NewburyportNews.com, Newburyport, MA

January 4, 2013

A place for 'foodpreneurs'

Shared-use commercial kitchen will be first on North Shore

By Katie Lovett
Features Editor

---- — Few people can truly say they have their dream job.

Lisa Sutton, 53, is now one of them.

For the last several months, the Amesbury resident has been hard at work bringing one of her long-held passions to life. Sutton is the founder and owner of Kitchen Local, the North Shore’s first certified shared-use commercial kitchen that cooks and bakers can rent by the hour. There are only three other such kitchens in the state.

The shared kitchen concept — which is more common and widely popular in other states — is ideal for individuals who have an idea for a product but lack the necessary commercial kitchen space to create it, Sutton said. Kitchen Local, which is located in the Cedar Street Studios building, will be available 24 hours a day, seven days a week.

Sutton has been familiar with the shared kitchen concept for some time. Her older brother, John, owns his own catering company in Austin, Texas, and since he began it 12 years ago, he has been cooking in a shared commercial kitchen near his home, she said. She’s always heard him talk of the kitchen — how great the concept is and how well it works, she said.

Then, last spring, when faced with some life-changing moments, Sutton, the former director of fund development at Opportunity Works in Newburyport, says she began to seriously reconsider what she wanted to do as a career and sought to pinpoint what type of job would truly make her happy.

With her three kids growing older, Sutton says she is at a point now where she can devote energy and time to exploring new opportunities. She reflected on her passions and briefly mulled the idea of opening a quiche business, she said.

Then, she thought back to her other dream: to open her own shared-use commercial kitchen here in Amesbury. She knew instantly that the 14 Cedar Street Studios would be the perfect spot for her business, she said.

“It was an ‘a-ha’ moment,” she said “I jumped in. It just felt right. I’ve always wanted to do something in the food industry.”

For the last several months, Sutton’s vision has been coming to life as crews from Build-It Construction Services in New Hampshire have been busy creating two work spaces in the kitchen, which is set to open in the next few weeks. She’s spent her days meeting with prospective clients, setting up her webpage, Facebook page and marketing her business.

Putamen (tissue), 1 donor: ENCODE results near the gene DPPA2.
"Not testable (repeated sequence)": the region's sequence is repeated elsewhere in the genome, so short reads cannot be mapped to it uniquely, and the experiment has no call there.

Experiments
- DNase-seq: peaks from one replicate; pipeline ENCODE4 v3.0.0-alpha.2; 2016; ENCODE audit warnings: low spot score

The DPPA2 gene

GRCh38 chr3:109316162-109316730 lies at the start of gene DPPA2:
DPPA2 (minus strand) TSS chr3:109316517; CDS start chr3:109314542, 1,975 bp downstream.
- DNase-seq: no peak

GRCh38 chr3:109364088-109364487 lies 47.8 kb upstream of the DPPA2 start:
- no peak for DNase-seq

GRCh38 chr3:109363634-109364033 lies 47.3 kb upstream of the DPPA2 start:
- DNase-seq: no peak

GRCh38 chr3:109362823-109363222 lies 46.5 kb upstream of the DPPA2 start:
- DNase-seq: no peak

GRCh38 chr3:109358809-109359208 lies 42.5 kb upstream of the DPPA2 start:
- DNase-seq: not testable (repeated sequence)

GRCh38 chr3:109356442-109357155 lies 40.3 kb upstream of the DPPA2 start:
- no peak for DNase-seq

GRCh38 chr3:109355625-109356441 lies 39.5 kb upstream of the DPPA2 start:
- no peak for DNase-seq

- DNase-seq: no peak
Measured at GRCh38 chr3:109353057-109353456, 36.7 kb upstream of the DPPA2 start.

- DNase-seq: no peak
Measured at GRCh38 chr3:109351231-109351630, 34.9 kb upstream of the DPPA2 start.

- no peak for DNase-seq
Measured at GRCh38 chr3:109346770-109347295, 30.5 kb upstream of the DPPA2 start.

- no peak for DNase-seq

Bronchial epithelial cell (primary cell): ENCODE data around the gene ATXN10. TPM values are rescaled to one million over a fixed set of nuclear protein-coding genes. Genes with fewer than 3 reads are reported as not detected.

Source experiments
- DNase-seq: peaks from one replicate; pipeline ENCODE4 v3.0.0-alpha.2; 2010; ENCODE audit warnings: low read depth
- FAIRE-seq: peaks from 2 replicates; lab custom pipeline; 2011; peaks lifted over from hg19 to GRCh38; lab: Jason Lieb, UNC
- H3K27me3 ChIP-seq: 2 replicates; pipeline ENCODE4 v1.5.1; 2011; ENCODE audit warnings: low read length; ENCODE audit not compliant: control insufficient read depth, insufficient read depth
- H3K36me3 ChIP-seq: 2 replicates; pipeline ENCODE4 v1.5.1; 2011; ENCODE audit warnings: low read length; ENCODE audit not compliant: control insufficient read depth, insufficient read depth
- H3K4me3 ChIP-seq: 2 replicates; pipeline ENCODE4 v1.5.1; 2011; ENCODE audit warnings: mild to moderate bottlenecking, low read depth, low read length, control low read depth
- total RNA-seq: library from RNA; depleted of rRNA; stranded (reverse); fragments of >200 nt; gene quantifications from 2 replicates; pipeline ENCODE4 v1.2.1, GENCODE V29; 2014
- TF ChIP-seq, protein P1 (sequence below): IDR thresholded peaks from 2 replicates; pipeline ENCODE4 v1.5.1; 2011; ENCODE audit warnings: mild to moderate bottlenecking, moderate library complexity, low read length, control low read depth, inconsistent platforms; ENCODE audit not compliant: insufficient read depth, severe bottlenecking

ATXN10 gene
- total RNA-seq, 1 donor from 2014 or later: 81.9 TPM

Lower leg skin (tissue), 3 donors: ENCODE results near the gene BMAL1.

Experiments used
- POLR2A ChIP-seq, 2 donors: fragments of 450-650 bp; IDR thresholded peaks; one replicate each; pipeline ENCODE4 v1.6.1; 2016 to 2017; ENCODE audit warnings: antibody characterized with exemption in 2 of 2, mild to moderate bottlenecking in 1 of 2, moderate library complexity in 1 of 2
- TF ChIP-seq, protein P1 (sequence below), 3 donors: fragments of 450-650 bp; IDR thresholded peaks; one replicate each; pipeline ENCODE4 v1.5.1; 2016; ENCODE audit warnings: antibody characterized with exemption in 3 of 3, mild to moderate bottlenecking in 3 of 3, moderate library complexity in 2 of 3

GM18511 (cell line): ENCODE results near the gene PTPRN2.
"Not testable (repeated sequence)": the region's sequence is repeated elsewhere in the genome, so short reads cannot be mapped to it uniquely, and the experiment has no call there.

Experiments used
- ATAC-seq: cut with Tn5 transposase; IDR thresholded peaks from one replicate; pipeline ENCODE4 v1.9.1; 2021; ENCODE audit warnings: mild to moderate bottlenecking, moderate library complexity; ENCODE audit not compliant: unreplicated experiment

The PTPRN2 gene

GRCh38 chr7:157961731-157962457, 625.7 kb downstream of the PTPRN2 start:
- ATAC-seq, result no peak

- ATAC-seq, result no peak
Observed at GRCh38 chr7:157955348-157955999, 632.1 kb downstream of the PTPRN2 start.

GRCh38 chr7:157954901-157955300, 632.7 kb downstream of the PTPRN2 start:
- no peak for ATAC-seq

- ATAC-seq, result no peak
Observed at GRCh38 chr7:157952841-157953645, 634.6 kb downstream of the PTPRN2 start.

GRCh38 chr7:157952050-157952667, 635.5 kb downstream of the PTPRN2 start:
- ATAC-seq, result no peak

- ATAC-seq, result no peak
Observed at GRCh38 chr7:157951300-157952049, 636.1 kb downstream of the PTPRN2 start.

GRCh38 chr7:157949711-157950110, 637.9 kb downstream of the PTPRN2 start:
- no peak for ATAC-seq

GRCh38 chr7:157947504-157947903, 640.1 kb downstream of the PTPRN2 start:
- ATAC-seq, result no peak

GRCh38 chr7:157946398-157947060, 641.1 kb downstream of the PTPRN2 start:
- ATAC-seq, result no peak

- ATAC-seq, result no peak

Sutton’s also had to navigate through Amesbury’s planning and zoning process in order to secure the necessary permits to open Kitchen Local. When approached with her business model, city officials embraced it, despite their initial unfamiliarity with the concept, she said. The city has created a special new application just for Kitchen Local clients.

“I’ve received so much support from the community,” Sutton said.

When they arrive and start cooking, clients will find a modern workspace that includes a three-compartment sink, a prep sink, two hand sinks, a double gas oven with six burners and a flat top, 30-quart steam kettle, double convection oven, a 40-quart floor mixer, a walk-in refrigerator, a double freezer, portioning tables, prep tables and a food processor.

They will also have a selection of baking sheets, pots and pans, cooking utensils, utility carts and baking racks to choose from, Sutton said, although each client will also have dry and cold storage spaces where they can keep their own tools and cookware if they wish.

Since word has began to spread about Kitchen Local, Sutton says she’s been fielding calls from numerous small-scale food producers, eager to learn more about the commercial kitchen space and how it works.

Among her prospective clients are a BBQ caterer, a food cart vendor and a cupcake maker, as well as individuals who make desserts, breads, BBQ sauce, Mediterranean food, soups and baby food.

“They’re all so unique,” Sutton said.

“Clients are both new businesses and businesses looking to expand,” she added. “Some are businesses (who sell) at private events, farmers markets, fairs and online.”

She also has some clients who will sell business-to-business, such as to restaurants, specialty food markets or grocery stores.

As Sutton gets ready to open her doors, she’s excited to be a new local small business, helping other small business owners as they strive to grow and expand.

She plans to offer seminars for her clients, as well, that will focus on topics such as marketing their products, food safety and menu planning. She hopes to see her clients buying locally grown ingredients and selling locally.

“It’s so exciting,” she said.